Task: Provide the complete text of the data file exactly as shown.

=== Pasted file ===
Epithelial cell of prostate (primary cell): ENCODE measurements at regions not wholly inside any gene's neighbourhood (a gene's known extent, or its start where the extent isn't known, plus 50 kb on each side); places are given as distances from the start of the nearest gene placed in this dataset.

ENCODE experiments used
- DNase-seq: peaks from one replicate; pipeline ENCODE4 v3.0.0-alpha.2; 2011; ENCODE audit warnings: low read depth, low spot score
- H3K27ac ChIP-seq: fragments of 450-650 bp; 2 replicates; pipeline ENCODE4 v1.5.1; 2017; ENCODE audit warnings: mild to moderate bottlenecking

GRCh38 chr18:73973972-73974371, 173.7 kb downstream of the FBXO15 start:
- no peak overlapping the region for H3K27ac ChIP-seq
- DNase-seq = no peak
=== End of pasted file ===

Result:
Epithelial cell of prostate (primary cell): ENCODE measurements at regions not wholly inside any gene's neighbourhood (a gene's known extent, or its start where the extent isn't known, plus 50 kb on each side); places are given as distances from the start of the nearest gene placed in this dataset.

ENCODE experiments used
- DNase-seq: peaks from one replicate; pipeline ENCODE4 v3.0.0-alpha.2; 2011; ENCODE audit warnings: low read depth, low spot score
- H3K27ac ChIP-seq: fragments of 450-650 bp; 2 replicates; pipeline ENCODE4 v1.5.1; 2017; ENCODE audit warnings: mild to moderate bottlenecking

GRCh38 chr18:73973972-73974371, 173.7 kb downstream of the FBXO15 start:
- no peak overlapping the region for H3K27ac ChIP-seq
- DNase-seq = no peak